A randomised controlled trial by Detering and coworkers2 reported that ACP can result in significant improvements in end of life care, including patient and carer satisfaction and reduced psychological morbidity in surviving relatives. In Detering's study, which was undertaken at a single large teaching hospital, 35% (309/871) of elderly patients admitted under internal medicine, cardiology or respiratory medicine were potentially eligible to undergo ACP discussions, and 80% (125/154) of those allocated to the intervention were actually able to receive it. This suggests that 28% of elderly patients (ie, 80% of 35%) admitted to an acute hospital ought to be able to engage in ACP. In contrast our experience was that only 7% of patients admitted to care of the elderly, respiratory and gastro-intestinal cancer services across five hospitals were able and agreeable to participate in such discussions. A number of factors may explain the discrepancy between these figures including differences in case mix and recruitment settings. However, it is also important to recognise that recruitment rates in randomised controlled trials may not always reflect take up rates of the same intervention in routine clinical practice. Our data suggest that, outside of the context of a clinical trial, the proportion of patients admitted to acute hospitals who are willing and able to engage in ACP may be relatively low.

Strengths and weaknesses

A strength of our study was the multicentre nature and ecological validity of the data. The service improvement initiative on which this report is based was locally devised but was in keeping with the national End of Life Care Strategy.11 As such our experiences are directly relevant to other acute hospitals in England and Wales.

One of the limitations of our evaluation was that the service improvements introduced at each centre were slightly different, and data collection processes between sites were not entirely consistent. As a result the number of patients who were screened for eligibility at the Kingston site had to be retrospectively estimated using hospital admission statistics. Although a common coding was adopted for why patients were deemed (for instance) to be unapproachable, no auditing was undertaken to check for consistency of coding across sites, to find missing data or to clarify the meaning of ‘other’ responses.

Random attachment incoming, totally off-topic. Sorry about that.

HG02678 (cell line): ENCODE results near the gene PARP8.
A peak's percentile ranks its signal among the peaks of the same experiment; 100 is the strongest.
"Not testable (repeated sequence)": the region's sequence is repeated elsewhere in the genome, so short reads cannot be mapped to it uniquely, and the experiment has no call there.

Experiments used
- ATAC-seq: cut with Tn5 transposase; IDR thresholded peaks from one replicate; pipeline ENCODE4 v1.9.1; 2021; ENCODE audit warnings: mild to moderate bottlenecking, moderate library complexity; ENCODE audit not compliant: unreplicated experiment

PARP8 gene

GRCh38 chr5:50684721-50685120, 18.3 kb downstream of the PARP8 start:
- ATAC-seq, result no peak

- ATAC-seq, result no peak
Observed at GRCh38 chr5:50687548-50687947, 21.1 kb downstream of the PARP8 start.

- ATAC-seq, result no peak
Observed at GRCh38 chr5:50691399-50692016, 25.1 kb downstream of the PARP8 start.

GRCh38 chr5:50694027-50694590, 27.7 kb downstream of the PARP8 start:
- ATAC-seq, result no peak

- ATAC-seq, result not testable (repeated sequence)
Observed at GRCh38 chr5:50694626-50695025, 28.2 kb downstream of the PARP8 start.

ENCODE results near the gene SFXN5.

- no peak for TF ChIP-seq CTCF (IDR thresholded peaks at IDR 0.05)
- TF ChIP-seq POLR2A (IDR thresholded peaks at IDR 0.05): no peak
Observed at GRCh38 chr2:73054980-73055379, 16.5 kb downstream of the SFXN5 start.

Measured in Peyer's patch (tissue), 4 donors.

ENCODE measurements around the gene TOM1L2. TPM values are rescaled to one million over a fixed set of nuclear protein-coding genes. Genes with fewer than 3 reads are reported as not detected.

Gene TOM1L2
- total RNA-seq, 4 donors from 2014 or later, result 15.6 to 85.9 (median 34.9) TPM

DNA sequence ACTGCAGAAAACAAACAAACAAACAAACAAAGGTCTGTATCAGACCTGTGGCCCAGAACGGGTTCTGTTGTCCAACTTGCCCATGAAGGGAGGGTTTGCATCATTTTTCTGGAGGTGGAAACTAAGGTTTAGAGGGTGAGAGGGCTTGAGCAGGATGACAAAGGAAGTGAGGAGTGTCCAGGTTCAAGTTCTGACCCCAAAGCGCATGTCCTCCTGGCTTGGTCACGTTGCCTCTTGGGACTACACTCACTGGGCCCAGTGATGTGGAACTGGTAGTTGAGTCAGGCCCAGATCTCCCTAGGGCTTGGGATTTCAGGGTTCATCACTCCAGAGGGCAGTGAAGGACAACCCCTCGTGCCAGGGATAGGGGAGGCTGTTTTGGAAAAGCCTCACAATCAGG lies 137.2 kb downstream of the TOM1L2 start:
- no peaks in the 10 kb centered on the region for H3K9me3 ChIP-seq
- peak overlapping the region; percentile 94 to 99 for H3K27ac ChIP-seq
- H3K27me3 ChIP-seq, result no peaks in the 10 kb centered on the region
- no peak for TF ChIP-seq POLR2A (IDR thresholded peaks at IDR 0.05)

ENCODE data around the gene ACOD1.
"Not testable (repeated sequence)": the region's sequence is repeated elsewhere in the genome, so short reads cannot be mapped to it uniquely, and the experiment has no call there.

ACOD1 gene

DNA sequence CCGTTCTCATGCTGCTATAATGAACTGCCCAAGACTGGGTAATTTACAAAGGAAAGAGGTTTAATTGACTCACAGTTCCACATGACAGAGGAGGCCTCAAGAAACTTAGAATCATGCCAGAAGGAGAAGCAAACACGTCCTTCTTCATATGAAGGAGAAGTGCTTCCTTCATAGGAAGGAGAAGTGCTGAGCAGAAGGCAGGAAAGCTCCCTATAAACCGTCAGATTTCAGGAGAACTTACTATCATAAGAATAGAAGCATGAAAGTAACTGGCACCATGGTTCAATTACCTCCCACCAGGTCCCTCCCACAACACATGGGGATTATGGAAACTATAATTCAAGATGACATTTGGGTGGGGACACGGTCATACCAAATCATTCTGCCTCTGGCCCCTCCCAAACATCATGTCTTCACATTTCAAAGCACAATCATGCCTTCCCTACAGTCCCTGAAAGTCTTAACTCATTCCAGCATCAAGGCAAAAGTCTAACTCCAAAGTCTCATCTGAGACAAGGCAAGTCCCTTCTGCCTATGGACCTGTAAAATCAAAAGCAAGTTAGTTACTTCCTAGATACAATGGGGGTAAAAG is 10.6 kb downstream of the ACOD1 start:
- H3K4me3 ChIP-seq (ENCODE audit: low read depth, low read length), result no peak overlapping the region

Meaning of the study

We found that systematic identification of potentially eligible patients required a significant investment in terms of clinical effort. We did not record how many clinician hours were invested in identifying potentially eligible patients or in informing them about ACP. However, our data suggest that for every 100 patients screened for suitability only 7 patients actually proceeded to engage in an ACP discussion.

Unanswered questions and future research

Our results should be regarded as a ‘pilot evaluation’. In the next 2 years (2012–2014) the South-West London Cluster Commissioners for Acute Care have supported the roll-out of this ACP CQUIN initiative across an increased range of hospital wards/specialties, with a wider remit to include discussions with proxy decision makers when appropriate, and an emphasis on increasing the numbers of patients with palliative care electronic communication records. This has required a considerable investment in education and training for generalist staff. Further evaluations of the implementation process will be required in order to assess how this service improvement initiative is delivering better patient care in a cost-constrained environment.


The authors thank the South-West London (SWL) Cluster Commissioners for Acute Care for their recognition and promotion of enhancing end of life care by proposing an end of life initiative and providing CQUIN funding for its delivery.



  • Contributors PS, JW, MM, AW, LK and DS contributed to the planning and conduct of the study. GS was responsible for data management and analysis. All authors contributed to the writing and approval of the final manuscript. PS acts as the guarantor of the study.

  • Competing interests Participating trusts received payments under the CQUIN scheme for identifying suitable patients and for offering them the opportunity to start the process of advance care planning.

  • Ethics approval This was a service improvement project and thus research ethics committee approval was not required or sought. All data were anonymous.

  • Provenance and peer review Not commissioned; externally peer reviewed.

  • i Commissioning for Quality and Innovation (CQUINs) are NHS Institute for Innovation and Improvement frameworks designed to produce improvements in local healthcare practice. Achievement of certain pre-determined clinical outcomes is related to financial payment or penalty depending on the format of the individual CQUIN project.